From the Archives — Pie in the Sky

by Deborah Griffin Scanlon

“Stock up on popovers! Demolition is starting soon!”

Social media was abuzz with Pie in the Sky’s rebuilding this winter as the bakery and café, in operation on Water Street since 1982, closed mid-December. The old building was razed and replaced, and re-opened mid-April, as promised by owner Erik Gura, who has owned the business since 2002.

The new building is essentially the same footprint, maintaining the size and structure of the old restaurant and outdoor bar. What is new, Mr. Gura said, is that there is more than double the amount of storage and work space available to employees with the addition of a basement. There is also a new public bathroom in front of the building.

An addition to the building is a flat rooftop lined with wooden railings. There is no customer access to the roof, which is used for a new generator and an afterburner. The afterburner is separately housed, Mr. Gura said, and is used to remove the smoke and smells emitted by the coffee roaster on the first floor.

Project architect was William Roslansky.

A brick floor and a heated granite pathway were added to help melt snow and ice.

What hasn’t changed is the furniture, much of it built by former Falmouth resident Ron Smith for previous owners Manny Dias and Denise Dias, and the original signs.

The idea for Pie in the Sky came when the Diases were on their honeymoon in Europe and were impressed by the great coffee shops and bakeries there. Mr. Dias’s parents had owned Jean’s Bakery in Teaticket for years.

They hadn’t found a good site for a cafe until one day when they went to visit a friend at the kite shop that artist Joan Kanwisher had at the old EG&G building.

Originally the site of Howes Market, by the early 1960s the building and the “flatiron” building behind it that housed Wilhelm’s Hardware had been demolished. A modern structure on a concrete slab had been built and a restaurant, The Promenade, was opened.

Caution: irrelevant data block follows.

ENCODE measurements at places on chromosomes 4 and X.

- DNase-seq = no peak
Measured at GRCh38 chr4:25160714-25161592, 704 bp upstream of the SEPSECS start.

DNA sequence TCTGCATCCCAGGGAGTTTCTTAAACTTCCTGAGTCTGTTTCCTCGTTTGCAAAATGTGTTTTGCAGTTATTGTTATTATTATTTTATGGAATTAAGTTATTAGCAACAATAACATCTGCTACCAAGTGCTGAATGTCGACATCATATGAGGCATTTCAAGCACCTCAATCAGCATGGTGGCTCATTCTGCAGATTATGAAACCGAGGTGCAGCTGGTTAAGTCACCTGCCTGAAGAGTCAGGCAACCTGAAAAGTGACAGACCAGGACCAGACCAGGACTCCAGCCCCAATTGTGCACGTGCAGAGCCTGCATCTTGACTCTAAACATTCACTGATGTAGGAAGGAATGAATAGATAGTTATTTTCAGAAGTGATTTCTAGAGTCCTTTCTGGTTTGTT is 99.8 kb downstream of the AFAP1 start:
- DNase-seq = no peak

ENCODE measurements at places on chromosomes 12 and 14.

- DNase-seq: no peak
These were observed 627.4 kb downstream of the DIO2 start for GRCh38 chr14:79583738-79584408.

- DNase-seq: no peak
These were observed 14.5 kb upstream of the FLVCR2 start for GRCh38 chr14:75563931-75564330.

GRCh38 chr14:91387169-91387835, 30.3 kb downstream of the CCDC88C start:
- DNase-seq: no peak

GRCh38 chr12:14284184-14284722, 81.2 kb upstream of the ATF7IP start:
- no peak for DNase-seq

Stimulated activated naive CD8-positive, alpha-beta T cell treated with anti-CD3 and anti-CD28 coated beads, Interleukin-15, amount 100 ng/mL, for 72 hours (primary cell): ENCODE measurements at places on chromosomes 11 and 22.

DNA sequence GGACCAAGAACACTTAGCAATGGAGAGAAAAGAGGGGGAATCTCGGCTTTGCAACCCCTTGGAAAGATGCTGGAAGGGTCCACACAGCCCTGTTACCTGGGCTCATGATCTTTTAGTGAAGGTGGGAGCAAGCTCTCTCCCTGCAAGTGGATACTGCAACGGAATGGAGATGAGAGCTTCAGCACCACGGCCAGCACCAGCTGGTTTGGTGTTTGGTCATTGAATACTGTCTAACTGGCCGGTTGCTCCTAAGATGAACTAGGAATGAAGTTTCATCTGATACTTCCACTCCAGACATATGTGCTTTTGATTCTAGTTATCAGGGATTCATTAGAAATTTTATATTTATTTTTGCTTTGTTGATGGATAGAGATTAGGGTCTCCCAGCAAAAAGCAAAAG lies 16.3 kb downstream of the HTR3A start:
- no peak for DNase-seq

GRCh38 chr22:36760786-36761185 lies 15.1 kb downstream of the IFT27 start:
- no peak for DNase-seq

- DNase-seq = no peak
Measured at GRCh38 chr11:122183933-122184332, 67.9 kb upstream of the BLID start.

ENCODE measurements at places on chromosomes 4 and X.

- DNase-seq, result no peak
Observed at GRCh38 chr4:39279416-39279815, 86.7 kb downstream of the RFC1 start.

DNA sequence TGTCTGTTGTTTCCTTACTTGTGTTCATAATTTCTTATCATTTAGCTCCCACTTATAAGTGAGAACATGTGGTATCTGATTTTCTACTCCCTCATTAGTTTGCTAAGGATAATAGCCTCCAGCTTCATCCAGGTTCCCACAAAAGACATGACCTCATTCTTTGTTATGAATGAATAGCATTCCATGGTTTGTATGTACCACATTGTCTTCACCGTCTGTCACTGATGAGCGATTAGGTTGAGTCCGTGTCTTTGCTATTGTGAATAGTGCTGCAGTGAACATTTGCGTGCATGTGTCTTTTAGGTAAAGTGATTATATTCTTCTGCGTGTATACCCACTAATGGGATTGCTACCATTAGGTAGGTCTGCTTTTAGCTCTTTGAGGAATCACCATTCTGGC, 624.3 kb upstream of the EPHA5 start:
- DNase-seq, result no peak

After several years, the restaurant was for sale and the company EG&G, which had bought Geodyne, a WHOI spinoff company, purchased it. Paul Ferris Smith of Woods Hole worked there until EG&G decided to move their corporate headquarters to Wellesley.

Joan Kanwisher opened a kite shop and sold her prints of local scenes for a year. The following year, the Diases came into the shop. For a year they leased it and sold Ms. Kanwisher’s prints. Then in 1983 they bought the building from EG&G. It was an office with two rooms with space for two tables only, and no windows in the back, Mr. Dias remembers. The entrance was off a deck to the right. They changed the entrance to its current location, added the window between the kitchen and the customer area, as well as a window overlooking the Steamship Authority. They also enclosed the deck to add more seating along with the renovations.

Howes Market, originally on the site of the Pie In The Sky. Courtesy WHHM Archives, Florence Howes Gordon Collection.

There was a parking area in the front, which Mr. Dias modified to allow two cars facing the bank and one car straight in.

They were trying to think of names for the shop and not getting anywhere until one day Mr. Dias had the radio blasting the Jimmy Cliff song, “The Harder They Come.”
“Well they tell me of a pie up in the sky…”

“It was the perfect name,” Mr. Dias said, and it still remains.

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